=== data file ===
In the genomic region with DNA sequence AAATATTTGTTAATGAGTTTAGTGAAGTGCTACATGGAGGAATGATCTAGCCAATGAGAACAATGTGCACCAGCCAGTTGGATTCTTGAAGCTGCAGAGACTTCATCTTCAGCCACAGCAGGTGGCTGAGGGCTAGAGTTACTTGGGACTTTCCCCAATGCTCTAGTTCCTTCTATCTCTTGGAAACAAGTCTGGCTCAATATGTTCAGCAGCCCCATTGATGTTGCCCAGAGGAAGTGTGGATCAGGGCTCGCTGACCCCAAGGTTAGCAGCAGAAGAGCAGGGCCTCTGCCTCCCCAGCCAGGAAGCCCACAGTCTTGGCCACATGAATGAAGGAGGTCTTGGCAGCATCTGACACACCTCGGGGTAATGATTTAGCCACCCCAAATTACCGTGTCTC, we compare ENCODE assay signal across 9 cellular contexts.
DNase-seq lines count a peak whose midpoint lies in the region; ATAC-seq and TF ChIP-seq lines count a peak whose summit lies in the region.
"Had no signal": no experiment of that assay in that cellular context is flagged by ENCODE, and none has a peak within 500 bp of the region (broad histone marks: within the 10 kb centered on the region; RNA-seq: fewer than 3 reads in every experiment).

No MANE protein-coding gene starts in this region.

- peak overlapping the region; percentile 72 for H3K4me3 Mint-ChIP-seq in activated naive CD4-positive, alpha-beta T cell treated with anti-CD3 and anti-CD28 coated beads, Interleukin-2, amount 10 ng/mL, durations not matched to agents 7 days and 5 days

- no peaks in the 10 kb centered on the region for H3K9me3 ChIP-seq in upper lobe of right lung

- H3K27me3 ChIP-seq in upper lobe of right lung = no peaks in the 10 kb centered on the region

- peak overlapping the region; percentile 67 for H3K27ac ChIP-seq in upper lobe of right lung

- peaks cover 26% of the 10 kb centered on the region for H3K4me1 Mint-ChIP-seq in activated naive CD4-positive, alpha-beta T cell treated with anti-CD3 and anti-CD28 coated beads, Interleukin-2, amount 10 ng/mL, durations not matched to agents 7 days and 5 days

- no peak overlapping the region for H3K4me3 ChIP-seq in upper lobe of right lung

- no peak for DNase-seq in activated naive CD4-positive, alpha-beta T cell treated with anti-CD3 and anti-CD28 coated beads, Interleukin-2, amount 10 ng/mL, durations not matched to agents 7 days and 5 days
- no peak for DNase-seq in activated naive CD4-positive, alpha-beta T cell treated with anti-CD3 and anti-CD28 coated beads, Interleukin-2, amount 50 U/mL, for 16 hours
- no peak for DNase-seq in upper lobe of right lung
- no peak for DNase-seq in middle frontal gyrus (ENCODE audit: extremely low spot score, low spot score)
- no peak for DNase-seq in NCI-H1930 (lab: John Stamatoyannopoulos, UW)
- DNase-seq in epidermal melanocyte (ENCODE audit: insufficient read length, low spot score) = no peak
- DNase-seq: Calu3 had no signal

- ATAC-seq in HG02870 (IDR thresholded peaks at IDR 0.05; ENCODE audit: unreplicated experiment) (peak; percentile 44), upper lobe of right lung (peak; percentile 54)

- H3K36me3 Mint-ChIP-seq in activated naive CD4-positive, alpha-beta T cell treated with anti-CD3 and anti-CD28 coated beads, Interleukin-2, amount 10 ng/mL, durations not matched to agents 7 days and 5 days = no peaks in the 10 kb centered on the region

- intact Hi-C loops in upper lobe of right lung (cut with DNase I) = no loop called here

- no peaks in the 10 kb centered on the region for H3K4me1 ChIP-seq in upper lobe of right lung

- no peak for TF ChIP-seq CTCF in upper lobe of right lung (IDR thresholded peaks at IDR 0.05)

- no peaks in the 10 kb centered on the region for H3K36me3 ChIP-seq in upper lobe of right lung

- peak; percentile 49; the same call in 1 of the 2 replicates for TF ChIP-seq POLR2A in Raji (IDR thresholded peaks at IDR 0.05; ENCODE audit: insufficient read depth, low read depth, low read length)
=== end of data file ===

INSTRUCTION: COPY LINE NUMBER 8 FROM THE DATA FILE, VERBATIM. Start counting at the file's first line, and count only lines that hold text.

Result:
- peak overlapping the region; percentile 67 for H3K27ac ChIP-seq in upper lobe of right lung